Adaptive Machining in an Egg Shell
Adaptive Machining | 30th March 2016
TTL's adaptive machining technology explained
Many of TTL’s customers or those who have attended our seminars will be aware of an interesting demonstration that we use to help illustrate our Adaptive Machining Technology by CNC engraving an eggshell via a fully automated process.
It’s true that using a 5-axis machine tool to engrave chicken eggs is rather unusual. However, this seemingly strange idea may not be as crazy as it first appears. Eggs do have some similarities with blades, vanes and components found in turbine applications; they are complex three dimensional shapes, difficult to fixture, easily damaged during the machining process and critically, no two eggs are identical.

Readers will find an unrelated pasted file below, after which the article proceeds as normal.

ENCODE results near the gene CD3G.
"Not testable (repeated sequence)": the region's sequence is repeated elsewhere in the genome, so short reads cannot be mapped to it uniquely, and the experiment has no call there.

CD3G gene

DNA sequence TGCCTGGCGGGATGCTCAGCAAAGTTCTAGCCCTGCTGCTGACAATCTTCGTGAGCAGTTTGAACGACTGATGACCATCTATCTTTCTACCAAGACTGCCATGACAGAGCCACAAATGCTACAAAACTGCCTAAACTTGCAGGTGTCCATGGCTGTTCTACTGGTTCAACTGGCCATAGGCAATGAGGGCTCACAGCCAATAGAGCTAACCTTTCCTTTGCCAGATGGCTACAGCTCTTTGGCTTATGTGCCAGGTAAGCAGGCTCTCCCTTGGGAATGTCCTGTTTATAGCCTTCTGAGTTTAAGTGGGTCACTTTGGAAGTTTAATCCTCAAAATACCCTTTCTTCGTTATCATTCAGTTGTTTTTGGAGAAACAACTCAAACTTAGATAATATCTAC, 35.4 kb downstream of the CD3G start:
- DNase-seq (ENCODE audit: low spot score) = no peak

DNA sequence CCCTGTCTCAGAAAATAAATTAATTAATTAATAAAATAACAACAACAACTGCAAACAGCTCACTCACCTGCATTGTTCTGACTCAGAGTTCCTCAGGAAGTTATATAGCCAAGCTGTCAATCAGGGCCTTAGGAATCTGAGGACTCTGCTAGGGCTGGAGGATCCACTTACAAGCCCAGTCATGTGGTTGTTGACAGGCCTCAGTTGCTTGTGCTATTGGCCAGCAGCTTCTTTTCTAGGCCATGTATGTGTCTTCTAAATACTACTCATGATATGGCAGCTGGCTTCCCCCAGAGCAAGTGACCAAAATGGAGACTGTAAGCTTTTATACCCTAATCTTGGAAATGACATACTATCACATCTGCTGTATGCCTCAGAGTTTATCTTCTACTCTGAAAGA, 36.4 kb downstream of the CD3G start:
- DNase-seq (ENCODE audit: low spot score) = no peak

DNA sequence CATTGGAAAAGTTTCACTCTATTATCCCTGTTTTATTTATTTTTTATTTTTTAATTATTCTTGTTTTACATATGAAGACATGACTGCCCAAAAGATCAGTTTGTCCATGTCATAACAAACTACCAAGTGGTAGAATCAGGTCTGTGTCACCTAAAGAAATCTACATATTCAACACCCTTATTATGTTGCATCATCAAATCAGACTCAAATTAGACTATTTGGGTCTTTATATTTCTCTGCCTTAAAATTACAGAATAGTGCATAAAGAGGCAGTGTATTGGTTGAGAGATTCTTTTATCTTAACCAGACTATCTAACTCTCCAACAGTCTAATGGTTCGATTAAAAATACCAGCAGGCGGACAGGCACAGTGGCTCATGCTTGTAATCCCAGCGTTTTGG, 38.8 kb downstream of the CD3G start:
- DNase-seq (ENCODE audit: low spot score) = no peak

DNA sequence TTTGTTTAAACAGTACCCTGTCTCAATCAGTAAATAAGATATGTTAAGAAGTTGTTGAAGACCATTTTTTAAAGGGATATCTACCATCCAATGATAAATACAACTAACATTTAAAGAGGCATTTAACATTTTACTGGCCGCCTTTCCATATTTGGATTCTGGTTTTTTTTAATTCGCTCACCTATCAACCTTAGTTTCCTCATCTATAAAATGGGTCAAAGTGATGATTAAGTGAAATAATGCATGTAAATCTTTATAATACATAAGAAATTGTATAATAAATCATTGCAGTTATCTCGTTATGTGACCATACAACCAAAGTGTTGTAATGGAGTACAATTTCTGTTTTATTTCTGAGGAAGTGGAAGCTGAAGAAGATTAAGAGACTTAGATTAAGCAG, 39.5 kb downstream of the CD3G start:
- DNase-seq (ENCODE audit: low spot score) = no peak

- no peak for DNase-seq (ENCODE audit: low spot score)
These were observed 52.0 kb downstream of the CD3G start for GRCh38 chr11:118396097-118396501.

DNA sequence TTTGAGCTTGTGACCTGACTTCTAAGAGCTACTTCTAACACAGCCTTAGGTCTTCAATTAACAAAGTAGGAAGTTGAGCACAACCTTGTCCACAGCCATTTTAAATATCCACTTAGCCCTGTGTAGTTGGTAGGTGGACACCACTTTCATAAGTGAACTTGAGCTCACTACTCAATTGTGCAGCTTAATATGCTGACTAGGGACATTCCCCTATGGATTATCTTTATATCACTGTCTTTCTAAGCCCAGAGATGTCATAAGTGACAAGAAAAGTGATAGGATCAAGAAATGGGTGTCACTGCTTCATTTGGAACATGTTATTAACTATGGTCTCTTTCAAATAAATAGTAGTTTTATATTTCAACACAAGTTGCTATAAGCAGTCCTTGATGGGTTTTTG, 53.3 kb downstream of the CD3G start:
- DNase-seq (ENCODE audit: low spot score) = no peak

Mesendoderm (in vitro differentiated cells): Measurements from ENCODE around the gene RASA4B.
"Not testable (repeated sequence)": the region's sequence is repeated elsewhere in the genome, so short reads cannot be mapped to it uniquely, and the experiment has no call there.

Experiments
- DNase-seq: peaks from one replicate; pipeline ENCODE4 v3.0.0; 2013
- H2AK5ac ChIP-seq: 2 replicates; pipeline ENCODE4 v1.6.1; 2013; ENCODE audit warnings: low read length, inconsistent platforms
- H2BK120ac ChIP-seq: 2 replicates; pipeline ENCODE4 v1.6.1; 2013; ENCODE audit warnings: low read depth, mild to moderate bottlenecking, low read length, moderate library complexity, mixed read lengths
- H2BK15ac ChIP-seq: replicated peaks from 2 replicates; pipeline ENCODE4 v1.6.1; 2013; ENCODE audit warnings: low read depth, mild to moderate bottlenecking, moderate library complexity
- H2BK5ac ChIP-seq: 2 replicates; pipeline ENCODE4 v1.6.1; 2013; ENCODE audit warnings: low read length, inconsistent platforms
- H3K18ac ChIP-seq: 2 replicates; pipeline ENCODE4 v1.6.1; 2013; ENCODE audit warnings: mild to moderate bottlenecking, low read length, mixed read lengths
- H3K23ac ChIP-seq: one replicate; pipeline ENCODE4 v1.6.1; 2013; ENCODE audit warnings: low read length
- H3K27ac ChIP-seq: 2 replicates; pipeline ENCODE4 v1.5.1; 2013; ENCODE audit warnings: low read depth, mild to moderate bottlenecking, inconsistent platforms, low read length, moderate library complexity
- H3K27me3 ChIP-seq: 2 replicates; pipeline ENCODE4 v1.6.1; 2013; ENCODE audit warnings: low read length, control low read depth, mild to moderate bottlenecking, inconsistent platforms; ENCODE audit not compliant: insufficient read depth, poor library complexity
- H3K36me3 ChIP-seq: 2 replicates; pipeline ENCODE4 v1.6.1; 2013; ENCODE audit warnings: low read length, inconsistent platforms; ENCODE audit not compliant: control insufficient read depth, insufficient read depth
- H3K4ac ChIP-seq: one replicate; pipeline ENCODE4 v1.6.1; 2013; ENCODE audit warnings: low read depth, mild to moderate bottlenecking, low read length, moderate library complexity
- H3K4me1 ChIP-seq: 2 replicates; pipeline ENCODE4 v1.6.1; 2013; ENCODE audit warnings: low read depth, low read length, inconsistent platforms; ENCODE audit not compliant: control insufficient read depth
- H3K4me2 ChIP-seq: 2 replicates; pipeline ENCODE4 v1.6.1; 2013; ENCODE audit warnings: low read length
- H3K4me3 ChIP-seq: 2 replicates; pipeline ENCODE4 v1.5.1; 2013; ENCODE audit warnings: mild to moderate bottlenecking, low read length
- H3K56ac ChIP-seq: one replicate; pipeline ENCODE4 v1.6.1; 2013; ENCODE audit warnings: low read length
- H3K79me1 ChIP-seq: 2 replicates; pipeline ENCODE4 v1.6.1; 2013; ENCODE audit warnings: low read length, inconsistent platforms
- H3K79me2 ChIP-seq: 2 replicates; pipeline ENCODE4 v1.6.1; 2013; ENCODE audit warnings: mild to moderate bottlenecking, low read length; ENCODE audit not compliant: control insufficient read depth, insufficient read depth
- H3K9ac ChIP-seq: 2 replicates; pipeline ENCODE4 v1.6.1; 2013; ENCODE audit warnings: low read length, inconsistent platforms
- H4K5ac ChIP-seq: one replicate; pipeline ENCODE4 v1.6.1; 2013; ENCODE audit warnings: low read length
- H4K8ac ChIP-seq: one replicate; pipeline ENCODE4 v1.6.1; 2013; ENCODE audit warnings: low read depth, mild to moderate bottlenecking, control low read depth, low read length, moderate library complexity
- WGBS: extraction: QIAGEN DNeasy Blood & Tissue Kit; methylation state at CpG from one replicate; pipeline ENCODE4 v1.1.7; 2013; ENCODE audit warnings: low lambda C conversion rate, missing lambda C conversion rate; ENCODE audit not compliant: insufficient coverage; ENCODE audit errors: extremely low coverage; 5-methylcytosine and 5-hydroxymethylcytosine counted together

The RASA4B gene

We revised this demonstration to show the principles of Adaptive Machining and to illustrate the capability of our solutions. A company name or logo can be CNC machined into the shell of a raw egg using a standard 5-axis machine tool, without causing the shell to crack. Since eggs are all different in shape and size, each one is digitised and the resulting data captured via TTL’s Adaptive Machining Software where it is processed and a unique tool path for that particular egg is generated. The resulting NC programme controls a 5-axis machine tool, cutting to a consistent depth of around 0.05mm (0.002 inches), regardless of the surface variations.
The problems encountered when engraving the egg are technically similar to those of machining many features of new cast or forged blades or vanes, or removing the coating or blending excess weld from repaired ones.
For more details, contact us here.